On the other hand: It should be noted that disposable batteries hold their charge better in devices that are only used intermittently, such as flashlights, toys or remote controls.
Bottom line: Even if environmental issues are secondary to economical issues in your book, rechargeable batteries will save you lots of green in the end.
Recycle-ability: Rechargeable batteries again have the clear edge, but it is important to remember that rechargeable batteries are not the only type that can be recycled.
Some facilities have begun to collect and recycle disposable batteries. Also, many button-cell batteries (found in hearing aids and watches, for instance) are in high demand due to their valuable heavy metal content and ease of handling.
On the other hand: Still, neither of these types of battery can be recycled as easily as rechargeable batteries, due in part to the Rechargeable Battery Recycling Corporation's (RBRC) Call2Recycle program. As part of the rechargeable battery industry's recycling initiative, there are over 50,000 recycling centers nationwide, many at large retail chains like Home Depot, Circuit City and Sears. This greatly reduces the likelihood of consumers simply tossing their batteries in the trash. After all, a recycling program is only useful if people can easily participate.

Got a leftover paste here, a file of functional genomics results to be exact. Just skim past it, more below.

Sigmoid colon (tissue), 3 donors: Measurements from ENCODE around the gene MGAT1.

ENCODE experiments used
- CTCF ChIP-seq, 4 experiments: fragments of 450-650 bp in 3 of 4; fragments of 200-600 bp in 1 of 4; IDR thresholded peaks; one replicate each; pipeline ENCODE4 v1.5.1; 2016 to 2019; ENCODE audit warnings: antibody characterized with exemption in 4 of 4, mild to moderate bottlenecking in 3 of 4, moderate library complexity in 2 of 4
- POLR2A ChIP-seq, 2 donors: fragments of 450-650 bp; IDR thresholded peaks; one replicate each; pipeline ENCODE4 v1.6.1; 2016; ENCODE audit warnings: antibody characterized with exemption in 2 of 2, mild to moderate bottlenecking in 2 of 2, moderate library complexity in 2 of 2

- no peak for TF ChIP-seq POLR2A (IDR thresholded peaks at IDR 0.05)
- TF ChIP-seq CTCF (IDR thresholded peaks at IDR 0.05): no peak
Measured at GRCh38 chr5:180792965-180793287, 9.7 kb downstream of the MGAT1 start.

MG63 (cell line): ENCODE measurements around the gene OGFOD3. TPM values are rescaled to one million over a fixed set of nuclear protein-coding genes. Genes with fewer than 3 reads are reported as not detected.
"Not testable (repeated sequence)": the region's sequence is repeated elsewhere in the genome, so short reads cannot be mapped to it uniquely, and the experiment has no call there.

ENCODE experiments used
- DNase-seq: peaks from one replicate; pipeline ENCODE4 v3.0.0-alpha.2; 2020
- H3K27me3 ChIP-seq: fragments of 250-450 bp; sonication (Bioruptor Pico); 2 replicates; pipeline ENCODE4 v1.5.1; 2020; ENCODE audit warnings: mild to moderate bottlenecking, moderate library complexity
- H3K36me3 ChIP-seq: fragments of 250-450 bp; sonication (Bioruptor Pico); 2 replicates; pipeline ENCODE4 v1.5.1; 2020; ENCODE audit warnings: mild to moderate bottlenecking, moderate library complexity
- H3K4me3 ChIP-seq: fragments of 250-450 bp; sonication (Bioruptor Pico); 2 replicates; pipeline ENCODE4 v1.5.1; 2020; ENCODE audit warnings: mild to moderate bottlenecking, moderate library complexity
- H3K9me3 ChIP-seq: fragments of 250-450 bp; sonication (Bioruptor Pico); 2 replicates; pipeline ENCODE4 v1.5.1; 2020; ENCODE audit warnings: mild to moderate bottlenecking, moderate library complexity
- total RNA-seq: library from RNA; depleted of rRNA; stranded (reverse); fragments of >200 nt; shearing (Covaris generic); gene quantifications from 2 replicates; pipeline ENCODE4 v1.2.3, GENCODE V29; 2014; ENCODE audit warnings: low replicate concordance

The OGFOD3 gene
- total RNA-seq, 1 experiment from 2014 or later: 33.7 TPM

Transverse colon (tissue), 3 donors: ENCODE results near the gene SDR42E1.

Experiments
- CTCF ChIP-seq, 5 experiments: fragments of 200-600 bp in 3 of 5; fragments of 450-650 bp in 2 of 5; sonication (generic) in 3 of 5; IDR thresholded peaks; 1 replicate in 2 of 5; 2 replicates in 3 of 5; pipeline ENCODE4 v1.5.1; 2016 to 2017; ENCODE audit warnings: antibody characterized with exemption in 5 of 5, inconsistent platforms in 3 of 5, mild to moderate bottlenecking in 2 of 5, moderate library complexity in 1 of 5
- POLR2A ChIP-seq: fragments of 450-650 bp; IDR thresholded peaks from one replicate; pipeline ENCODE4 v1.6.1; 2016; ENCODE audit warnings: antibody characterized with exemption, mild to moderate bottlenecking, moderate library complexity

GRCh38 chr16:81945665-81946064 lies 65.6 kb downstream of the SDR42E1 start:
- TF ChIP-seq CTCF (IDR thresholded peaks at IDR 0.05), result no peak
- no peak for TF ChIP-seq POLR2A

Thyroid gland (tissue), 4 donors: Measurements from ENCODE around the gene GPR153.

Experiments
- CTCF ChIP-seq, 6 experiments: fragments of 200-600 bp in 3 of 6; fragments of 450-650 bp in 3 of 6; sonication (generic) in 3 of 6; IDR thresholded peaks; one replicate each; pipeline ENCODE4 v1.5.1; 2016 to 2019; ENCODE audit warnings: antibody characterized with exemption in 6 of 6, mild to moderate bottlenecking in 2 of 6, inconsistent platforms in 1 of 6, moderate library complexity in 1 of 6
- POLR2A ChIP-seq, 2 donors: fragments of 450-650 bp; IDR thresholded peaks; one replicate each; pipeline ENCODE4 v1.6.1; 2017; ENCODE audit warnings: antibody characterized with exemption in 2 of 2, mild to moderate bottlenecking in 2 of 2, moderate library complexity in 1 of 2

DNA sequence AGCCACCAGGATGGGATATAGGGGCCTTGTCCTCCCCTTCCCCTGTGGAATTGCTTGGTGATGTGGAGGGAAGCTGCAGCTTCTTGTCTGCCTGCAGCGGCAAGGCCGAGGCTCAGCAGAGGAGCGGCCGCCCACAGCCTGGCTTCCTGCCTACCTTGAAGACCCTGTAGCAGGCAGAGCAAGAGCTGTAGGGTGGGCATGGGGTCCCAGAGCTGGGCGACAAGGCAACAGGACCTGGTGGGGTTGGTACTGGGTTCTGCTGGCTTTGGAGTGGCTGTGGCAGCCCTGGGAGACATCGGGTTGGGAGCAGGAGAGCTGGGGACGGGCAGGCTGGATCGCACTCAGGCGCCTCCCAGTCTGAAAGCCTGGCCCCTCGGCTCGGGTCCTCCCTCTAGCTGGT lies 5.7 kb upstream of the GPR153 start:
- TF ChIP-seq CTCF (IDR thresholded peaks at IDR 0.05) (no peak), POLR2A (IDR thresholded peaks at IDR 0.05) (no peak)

Bottom line: Consumers should take advantage of recycling programs to ensure that their batteries are properly discarded. Also, since roughly 80 percent of batteries sold are disposable alkaline, it is up to consumers to transition to rechargeable batteries when possible.
So it seems the key to being green is to recycle those rechargeable batteries.
Do we have battery recycling in Singapore?
I consulted Eugene Tay of AsiaIsGreen on this.
Eugene shared NEA's explanation why there is no need to recycle batteries in Singapore.
Our main concern with the disposal of household batteries is the mercury content in some types of batteries as they pose a pollution problem during disposal. To make sure the mercury does not become a pollution problem, the National Environment Agency (NEA) has, since 1992, imposed a limit on the mercury content of batteries sold in Singapore. This limit is 0.001 per cent (by weight of mercury) for mercury-oxide batteries and zinc-carbon batteries; and 0.025 per cent for alkaline batteries.
With this control in place, we can allow household batteries to be disposed of with other household waste at our waste-to-energy plants. These plants have air pollution control equipment to ensure emissions are clean and meet stipulated standards.
He also said that batteries used to be collected by Citiraya for recycling. But the company has since been busted for fraud.
Eugene also shared that for handphone batteries, Motorola collects them, with collection locations on the NEA website.
See also Batteries in Singapore safe for disposal Teh Jen Lee, The New Paper 5 Mar 09